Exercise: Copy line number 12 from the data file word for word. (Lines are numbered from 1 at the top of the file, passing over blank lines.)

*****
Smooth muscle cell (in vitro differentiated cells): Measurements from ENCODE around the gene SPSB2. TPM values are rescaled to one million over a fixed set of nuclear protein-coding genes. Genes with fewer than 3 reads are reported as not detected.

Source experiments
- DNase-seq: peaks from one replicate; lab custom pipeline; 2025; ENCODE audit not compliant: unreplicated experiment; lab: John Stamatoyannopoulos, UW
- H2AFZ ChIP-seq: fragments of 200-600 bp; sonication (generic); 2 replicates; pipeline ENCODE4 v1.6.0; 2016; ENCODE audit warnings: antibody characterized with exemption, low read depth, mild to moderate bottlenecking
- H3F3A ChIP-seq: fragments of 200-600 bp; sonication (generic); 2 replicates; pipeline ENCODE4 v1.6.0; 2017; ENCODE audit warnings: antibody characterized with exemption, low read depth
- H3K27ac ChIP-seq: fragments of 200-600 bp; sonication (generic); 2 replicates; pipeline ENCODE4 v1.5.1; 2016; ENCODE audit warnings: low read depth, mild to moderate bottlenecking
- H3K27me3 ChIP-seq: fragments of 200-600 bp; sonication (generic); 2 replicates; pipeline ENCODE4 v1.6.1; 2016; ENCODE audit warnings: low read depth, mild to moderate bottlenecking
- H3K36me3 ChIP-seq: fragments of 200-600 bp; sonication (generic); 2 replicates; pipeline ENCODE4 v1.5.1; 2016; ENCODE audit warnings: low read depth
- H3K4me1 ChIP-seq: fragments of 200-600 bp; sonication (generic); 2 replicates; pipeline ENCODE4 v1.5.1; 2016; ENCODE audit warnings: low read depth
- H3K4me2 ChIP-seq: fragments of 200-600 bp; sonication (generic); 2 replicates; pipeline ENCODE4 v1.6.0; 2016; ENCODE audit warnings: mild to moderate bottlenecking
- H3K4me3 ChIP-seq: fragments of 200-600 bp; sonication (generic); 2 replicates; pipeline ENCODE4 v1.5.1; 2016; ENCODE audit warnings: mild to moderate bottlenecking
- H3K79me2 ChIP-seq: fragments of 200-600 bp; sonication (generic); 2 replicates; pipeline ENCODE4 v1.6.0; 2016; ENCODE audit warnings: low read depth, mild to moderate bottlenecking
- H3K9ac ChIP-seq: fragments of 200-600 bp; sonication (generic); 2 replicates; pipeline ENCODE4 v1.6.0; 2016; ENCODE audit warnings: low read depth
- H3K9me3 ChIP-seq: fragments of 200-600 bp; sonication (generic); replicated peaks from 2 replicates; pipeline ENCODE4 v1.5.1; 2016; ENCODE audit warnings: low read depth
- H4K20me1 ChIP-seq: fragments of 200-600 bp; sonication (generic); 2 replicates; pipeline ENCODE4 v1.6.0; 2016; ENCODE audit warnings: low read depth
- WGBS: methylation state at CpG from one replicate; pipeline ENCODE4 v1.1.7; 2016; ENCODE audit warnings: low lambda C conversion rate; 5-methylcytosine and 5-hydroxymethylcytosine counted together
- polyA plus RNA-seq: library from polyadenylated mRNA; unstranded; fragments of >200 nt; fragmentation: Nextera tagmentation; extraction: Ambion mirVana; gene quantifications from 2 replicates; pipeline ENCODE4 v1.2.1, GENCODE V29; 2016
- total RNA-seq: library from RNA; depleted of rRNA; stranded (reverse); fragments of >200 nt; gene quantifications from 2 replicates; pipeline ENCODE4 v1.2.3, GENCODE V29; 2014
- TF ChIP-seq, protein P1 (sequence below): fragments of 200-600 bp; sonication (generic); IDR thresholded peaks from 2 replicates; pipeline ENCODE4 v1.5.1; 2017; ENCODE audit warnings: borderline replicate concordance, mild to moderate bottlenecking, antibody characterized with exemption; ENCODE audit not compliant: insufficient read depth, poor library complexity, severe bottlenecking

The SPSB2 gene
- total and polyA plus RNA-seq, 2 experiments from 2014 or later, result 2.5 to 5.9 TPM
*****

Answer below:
- H3K79me2 ChIP-seq: fragments of 200-600 bp; sonication (generic); 2 replicates; pipeline ENCODE4 v1.6.0; 2016; ENCODE audit warnings: low read depth, mild to moderate bottlenecking